“O Brother Man, fold to thy heart thy brother. . .” (John Greenleaf Whittier)

The Quaker Abolitionist Whittier

The Quaker Abolitionist Whittier

Well, Phooey!

I can’t put my hands on my copy of the hymnal Christian Worship published jointly by the Northern Baptist Convention and the Disciples of Christ in 1941.

It’s the hymnal I first played hymn tunes from. Somewhere in the mess of books in my apartment is my mother’s copy of the hymnal from the ‘50s.

By the time I used it, the Northern Baptists had changed their name to the American Baptists, thinking that 90 or so years was long enough for Christians to carry on the polarization of the Civil War.

Christian Worship was (is) a fine hymnal. Very few “gospel hymns,” and many tunes and hymns that don’t immediately come to mind as part of the Baptist tradition. For example, I remember when I was in junior high school discovering and immediately learning to play “O Sacred Head now Wounded” to the Lutheran tune O Haupt voll Blut und Wunden with a harmony by J. S. Bach. I don’t remember if we sang the tune in church services, but it was a favorite of mine long before I realized the importance of the Bach harmony.

I learned other hymns and tunes from that hymnal that are perhaps unfamiliar to Baptists today. Perhaps unfamiliar to any churchgoers today.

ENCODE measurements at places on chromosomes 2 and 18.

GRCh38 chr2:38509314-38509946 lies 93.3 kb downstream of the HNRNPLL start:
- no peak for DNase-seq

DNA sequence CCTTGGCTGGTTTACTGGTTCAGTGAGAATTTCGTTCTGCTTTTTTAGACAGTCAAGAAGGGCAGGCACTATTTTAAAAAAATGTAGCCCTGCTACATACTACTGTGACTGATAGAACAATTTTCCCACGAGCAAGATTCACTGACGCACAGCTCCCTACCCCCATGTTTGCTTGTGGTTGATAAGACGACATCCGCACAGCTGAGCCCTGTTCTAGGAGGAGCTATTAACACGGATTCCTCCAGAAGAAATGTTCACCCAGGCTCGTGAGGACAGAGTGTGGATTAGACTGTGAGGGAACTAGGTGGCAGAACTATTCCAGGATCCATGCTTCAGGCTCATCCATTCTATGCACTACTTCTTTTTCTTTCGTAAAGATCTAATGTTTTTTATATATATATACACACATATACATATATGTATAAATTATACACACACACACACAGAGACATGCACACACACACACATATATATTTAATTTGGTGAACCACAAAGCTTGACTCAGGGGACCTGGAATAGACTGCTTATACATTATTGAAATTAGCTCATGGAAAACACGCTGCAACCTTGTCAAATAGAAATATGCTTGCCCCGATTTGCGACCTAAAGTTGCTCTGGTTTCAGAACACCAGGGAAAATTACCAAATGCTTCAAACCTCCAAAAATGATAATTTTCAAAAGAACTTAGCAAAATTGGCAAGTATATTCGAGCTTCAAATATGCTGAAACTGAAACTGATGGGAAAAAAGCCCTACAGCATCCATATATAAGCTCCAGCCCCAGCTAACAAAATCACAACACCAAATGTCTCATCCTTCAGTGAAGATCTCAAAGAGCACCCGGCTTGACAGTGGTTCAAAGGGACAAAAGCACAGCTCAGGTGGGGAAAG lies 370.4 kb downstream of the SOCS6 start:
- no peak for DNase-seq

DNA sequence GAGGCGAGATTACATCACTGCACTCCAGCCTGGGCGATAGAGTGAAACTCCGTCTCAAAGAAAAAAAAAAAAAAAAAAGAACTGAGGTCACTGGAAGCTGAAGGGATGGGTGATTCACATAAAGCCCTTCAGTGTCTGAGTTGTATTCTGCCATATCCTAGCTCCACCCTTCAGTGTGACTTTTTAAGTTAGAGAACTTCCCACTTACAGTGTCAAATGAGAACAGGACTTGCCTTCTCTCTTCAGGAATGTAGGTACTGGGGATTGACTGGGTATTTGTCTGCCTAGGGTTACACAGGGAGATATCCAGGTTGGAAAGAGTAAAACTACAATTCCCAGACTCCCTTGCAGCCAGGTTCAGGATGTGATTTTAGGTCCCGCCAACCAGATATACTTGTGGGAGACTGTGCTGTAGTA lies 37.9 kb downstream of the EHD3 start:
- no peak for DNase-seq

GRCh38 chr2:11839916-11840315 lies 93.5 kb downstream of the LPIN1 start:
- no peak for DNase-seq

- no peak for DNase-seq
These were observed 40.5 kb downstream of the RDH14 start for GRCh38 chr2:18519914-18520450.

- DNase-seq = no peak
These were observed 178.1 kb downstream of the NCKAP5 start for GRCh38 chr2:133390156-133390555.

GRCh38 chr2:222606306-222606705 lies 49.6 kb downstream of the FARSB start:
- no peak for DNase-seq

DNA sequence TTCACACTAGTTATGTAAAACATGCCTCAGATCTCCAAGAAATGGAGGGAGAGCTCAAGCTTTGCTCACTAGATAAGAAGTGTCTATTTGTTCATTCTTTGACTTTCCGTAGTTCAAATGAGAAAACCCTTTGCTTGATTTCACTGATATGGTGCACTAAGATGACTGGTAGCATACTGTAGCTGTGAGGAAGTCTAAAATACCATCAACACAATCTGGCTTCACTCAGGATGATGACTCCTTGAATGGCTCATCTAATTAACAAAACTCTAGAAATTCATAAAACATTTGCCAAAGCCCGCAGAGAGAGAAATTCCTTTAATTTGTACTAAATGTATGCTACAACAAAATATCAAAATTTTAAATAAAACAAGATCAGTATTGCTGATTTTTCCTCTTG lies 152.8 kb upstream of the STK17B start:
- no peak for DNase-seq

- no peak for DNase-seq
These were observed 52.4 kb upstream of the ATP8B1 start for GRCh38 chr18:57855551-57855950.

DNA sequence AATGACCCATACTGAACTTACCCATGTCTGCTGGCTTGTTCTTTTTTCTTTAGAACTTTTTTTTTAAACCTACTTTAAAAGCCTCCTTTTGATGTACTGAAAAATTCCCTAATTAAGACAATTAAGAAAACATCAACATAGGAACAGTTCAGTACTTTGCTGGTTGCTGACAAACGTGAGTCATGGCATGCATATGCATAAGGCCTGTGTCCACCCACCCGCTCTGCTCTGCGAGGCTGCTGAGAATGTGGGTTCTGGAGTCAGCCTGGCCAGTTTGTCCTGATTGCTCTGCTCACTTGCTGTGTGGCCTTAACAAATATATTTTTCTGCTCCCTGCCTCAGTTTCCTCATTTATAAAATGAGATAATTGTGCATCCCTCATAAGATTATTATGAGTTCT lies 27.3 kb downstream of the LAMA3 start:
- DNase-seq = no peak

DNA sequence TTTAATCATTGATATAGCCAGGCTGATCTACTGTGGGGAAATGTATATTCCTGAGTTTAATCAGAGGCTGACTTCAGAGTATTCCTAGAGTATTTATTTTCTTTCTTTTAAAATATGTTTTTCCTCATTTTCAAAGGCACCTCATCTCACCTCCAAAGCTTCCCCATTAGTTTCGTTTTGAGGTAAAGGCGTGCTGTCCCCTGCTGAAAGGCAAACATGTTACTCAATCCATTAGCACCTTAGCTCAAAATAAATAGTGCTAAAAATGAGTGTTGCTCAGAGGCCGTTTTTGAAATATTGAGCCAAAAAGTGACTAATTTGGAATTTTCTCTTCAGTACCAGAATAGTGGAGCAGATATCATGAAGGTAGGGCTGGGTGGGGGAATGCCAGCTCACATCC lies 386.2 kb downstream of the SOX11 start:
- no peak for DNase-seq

A random example, apropos of nothing except that I was humming it today for some reason, one of my favorites was one of my father’s favorites. The tune is a stirring, visceral Welsh traditional tune, Blaenhafren. An unusual tune for Baptists to be singing—and not widely used in other hymnals. Even more unusual is the hymn itself—“We are living, we are dwelling,” by the second Episcopal Bishop of Western New York, Arthur Cleveland Coxe (1840).

We are living, we are dwelling, in a grand and awful time,
In an age on ages telling; to be living is sublime.
Hark! the waking up of nations, Gog and Magog to the fray;
Hark! what soundeth is creation’s groaning for the latter day.

The words have been altered in Christian Worship to omit Gog and Magog, an obscure Biblical reference to the “end times.” My father was not a “dispensationalist” (neither pre- nor post-millennial) and would not, I think, have been nearly so fond of the hymn with those references. He thought of the hymn, rather, as a call to Christian faithfulness, which is undoubtedly its meaning.

Another of my favorite tunes was Acadia, composed by W.T.C. Morson and sung with the hymn “O Brother Man, hold to thy heart thy brother,” by John Greenleaf Whittier, the second most important 19th-century American poet (after Longfellow, of course).

I loved Acadia because about the time my voice changed and I could sing bass, the church choir sang an anthem setting of the tune. The tune is obscure. It’s not in any of my collection of hymnals from the ‘50s, and neither the Cyber Hymnal nor hymnary.org has it in midi format. The hymnary.org has one record of it—as hymn number 515 in the Christian Worship hymnal.

On June 11, 2014, the Pew Research Center published the results of the largest political survey it has ever undertaken, interviewing over 10,000 Americans. The title is